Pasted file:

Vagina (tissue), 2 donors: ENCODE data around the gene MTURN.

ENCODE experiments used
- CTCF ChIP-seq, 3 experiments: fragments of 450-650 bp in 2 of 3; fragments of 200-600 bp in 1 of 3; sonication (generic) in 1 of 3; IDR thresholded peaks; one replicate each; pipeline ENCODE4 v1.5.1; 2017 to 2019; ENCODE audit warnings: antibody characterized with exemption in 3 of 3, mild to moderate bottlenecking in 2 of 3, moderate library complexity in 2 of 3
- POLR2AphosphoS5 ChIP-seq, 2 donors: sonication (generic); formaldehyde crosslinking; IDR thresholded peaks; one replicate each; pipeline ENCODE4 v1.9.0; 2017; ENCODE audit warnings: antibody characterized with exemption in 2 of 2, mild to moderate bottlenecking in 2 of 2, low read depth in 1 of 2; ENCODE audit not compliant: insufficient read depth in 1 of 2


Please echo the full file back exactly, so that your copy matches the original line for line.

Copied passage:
Vagina (tissue), 2 donors: ENCODE data around the gene MTURN.

ENCODE experiments used
- CTCF ChIP-seq, 3 experiments: fragments of 450-650 bp in 2 of 3; fragments of 200-600 bp in 1 of 3; sonication (generic) in 1 of 3; IDR thresholded peaks; one replicate each; pipeline ENCODE4 v1.5.1; 2017 to 2019; ENCODE audit warnings: antibody characterized with exemption in 3 of 3, mild to moderate bottlenecking in 2 of 3, moderate library complexity in 2 of 3
- POLR2AphosphoS5 ChIP-seq, 2 donors: sonication (generic); formaldehyde crosslinking; IDR thresholded peaks; one replicate each; pipeline ENCODE4 v1.9.0; 2017; ENCODE audit warnings: antibody characterized with exemption in 2 of 2, mild to moderate bottlenecking in 2 of 2, low read depth in 1 of 2; ENCODE audit not compliant: insufficient read depth in 1 of 2